Subject Matter Index All Decisions About Us Statutes Articles Online Resources Help


Martin Samson, author of the Internet Library of Law and Court Decisions

Recent Addition

Designer Skin LLC v. S & L Vitamins, Inc., et al.
Unauthorized internet reseller of plaintiff’s products is not guilty of trademark infringement, and does not cause actionable initial interest confusion, by using plaintiff’s trademarks in meta tags of website at which plaintiff’s and its competitors’ products are sold, and in...

Doe v. America Online

Case No. CL 97-631AE (Cir. Ct. Palm Beach Co. Fla, June 26, 1997), aff'd. 718 So. 2d 385 (Fl. Ct. App., Oct. 14, 1998) aff'd. 2001 Fla. Lexis 449 (Fla. March 8, 2001)

Defendant Russell committed sexual battery on John Doe, at that time an 11 year old male, by allegedly engaging him and two others to perform sexual acts with Russell and another, which Russell photographed and videotaped. Russell later marketed these tapes by informing people in AOL "chat rooms" that such tapes were available for sale.

Plaintiff, Doe's guardian, commenced suit against AOL, charging that because AOL "was on notice" of Russell's use of its chat rooms, it had violated several Florida state statutes prohibiting the sale or distribution of obscene material. Plaintiff also charged AOL with common law negligence.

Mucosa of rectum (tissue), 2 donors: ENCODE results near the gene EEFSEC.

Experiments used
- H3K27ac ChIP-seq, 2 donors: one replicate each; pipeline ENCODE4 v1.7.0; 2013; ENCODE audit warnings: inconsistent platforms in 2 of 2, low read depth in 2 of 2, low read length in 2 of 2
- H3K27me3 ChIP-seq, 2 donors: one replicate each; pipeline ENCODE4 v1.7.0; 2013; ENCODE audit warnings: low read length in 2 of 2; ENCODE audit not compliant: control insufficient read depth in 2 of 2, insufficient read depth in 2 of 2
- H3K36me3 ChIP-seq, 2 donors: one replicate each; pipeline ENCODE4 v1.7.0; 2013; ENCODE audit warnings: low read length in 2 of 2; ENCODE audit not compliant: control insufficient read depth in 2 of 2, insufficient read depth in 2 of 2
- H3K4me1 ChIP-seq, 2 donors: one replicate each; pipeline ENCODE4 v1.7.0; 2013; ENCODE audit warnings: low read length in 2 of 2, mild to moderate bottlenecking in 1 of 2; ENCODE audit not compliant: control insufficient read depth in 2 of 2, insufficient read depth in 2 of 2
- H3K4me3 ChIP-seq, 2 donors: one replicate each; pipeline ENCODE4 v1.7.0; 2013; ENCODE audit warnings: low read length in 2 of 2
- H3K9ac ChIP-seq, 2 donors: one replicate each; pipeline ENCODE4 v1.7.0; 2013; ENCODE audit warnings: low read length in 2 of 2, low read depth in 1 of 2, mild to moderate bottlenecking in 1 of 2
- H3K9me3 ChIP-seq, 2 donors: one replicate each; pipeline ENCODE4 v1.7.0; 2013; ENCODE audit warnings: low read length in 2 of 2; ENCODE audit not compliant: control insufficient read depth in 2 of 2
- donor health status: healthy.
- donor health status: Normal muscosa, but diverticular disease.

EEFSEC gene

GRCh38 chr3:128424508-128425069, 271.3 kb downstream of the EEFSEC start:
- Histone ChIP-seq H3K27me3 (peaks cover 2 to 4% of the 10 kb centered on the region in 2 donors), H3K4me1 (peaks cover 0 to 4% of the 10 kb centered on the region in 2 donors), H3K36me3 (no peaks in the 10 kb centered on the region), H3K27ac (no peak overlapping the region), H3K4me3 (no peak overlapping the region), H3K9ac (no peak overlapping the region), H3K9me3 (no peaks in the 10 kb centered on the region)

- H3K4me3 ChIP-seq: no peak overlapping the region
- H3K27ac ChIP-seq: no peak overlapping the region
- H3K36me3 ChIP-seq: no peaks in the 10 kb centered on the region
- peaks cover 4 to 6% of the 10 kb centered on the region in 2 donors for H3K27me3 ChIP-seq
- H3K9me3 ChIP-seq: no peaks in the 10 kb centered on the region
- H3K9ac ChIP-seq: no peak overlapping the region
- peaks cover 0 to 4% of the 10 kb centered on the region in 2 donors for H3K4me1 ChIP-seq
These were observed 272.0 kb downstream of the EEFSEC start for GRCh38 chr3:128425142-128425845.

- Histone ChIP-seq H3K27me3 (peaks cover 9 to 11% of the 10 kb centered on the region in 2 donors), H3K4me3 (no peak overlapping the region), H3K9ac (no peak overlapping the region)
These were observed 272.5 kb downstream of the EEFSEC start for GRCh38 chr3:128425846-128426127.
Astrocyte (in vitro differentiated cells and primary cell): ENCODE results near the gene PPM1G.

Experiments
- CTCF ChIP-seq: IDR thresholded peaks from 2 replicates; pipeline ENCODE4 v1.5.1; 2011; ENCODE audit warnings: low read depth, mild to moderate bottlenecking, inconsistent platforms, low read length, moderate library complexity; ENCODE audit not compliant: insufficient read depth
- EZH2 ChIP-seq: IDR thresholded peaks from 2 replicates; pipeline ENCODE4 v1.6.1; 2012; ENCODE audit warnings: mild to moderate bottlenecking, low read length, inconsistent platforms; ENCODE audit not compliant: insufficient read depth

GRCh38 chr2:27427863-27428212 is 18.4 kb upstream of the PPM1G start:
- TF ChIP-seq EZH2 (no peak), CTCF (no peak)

The Court dismissed plaintiff's claims against AOL, holding that they were preempted by Section 230 of the Communications Decency Act ("CDA"). Following Zeran v. AOL, 958 F. Supp. 1124, the Court held that subjecting AOL to liability because it was on notice of Russell's conduct would treat it as a publisher of information, which was prohibited by the CDA. Such a holding, said the Court: "would subject AOL to principles of liability that govern traditional publishers (such as newspapers and magazines) but that do not govern entities (such as telephone companies) that provide a service over which numerous third parties may communicate with one another." This would run counter to the purpose of the CDA, inter alia, because it would provide a disincentive to ISPs to attempt to monitor the content transmitted over their services.

The Court also held that the CDA applied retroactively to preempt state law claims which arose out of events that occurred prior to the enactment of the CDA, but were not asserted until after its enactment. 

The full text of this decision can be found on a website maintained by David J. Loundy.

Disclaimer  |  Attorney Advertising
© Copyright 1997-2016 Martin H. Samson All Rights Reserved
Printer Friendly